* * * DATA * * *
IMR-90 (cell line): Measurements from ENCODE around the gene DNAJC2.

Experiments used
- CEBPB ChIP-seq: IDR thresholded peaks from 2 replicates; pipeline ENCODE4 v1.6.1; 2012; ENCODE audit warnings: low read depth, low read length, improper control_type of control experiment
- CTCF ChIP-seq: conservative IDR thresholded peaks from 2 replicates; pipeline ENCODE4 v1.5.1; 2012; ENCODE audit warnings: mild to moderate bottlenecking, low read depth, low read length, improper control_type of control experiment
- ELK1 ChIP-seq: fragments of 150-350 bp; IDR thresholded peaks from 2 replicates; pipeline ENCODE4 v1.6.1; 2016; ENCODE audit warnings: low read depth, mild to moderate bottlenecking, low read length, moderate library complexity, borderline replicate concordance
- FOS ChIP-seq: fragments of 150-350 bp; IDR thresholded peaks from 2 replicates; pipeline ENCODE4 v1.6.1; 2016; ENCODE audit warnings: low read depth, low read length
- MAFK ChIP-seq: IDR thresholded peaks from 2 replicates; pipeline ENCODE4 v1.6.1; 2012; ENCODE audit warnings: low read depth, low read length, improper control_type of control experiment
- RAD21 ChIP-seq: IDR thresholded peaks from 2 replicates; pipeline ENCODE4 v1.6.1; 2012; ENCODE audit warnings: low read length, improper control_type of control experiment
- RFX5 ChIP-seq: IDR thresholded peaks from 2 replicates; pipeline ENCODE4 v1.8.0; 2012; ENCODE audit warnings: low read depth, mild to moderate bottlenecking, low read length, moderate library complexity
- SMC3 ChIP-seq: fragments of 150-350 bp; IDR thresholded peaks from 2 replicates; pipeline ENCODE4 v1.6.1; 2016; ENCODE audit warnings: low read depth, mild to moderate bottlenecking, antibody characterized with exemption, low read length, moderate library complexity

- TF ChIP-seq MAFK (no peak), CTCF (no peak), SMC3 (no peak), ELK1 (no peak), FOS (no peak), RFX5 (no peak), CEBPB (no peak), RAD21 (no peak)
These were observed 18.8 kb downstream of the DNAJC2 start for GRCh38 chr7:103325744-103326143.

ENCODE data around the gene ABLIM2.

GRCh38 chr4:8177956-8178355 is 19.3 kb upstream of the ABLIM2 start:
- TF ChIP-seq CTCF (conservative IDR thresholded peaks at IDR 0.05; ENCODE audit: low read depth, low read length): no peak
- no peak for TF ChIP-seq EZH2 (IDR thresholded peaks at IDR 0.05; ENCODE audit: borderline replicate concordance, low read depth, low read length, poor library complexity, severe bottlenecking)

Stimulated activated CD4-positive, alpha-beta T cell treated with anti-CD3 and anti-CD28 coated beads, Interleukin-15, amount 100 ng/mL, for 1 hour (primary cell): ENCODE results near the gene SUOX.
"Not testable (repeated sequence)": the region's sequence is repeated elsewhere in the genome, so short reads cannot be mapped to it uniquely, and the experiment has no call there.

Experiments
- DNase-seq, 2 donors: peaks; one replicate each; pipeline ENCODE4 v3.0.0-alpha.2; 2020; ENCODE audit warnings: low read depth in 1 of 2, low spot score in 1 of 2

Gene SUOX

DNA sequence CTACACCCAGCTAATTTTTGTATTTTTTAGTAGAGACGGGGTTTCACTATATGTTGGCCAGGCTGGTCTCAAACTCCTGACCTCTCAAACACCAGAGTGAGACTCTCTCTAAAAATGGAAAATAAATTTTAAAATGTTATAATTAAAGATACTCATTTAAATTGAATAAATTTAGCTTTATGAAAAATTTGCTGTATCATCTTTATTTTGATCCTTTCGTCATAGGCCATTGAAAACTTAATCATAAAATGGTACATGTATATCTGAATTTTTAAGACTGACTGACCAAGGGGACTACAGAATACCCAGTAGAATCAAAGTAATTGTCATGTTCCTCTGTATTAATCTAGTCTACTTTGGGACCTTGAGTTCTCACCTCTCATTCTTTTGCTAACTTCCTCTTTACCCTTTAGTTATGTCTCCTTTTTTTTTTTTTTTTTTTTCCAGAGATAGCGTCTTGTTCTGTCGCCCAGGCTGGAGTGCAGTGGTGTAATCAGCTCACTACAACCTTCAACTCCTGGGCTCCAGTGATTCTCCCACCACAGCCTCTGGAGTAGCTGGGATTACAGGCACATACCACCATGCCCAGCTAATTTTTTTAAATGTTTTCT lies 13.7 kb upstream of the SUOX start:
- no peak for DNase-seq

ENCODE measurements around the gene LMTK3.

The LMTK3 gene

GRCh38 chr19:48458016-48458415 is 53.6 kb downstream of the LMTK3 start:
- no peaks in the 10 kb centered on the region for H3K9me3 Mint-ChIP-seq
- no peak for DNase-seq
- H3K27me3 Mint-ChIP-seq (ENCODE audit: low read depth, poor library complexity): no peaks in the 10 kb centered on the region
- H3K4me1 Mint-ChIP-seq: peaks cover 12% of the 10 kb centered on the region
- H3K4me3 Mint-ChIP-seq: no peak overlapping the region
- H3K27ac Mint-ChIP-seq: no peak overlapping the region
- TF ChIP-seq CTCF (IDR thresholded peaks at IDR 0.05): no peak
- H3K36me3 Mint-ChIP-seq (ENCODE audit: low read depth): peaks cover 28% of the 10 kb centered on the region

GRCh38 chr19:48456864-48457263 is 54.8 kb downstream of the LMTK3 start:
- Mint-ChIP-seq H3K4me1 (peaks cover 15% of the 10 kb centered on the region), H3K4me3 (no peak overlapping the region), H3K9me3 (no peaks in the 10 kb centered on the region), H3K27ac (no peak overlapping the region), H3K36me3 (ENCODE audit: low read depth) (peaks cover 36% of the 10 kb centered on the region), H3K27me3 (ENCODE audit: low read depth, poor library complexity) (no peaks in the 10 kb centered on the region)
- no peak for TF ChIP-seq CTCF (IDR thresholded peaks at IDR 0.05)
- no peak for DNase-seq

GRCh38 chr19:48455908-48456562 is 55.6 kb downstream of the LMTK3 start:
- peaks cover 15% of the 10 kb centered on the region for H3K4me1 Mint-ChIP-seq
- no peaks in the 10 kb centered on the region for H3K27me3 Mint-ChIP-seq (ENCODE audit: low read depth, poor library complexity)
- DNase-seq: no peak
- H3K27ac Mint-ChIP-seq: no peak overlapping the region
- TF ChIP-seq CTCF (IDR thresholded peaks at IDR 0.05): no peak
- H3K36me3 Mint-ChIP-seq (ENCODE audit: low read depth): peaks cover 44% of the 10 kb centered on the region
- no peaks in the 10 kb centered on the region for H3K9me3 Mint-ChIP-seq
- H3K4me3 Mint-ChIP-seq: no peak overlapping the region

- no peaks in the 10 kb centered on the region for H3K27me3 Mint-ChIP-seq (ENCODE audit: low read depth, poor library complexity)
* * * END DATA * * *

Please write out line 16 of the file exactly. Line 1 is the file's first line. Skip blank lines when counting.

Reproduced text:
- no peak for TF ChIP-seq EZH2 (IDR thresholded peaks at IDR 0.05; ENCODE audit: borderline replicate concordance, low read depth, low read length, poor library complexity, severe bottlenecking)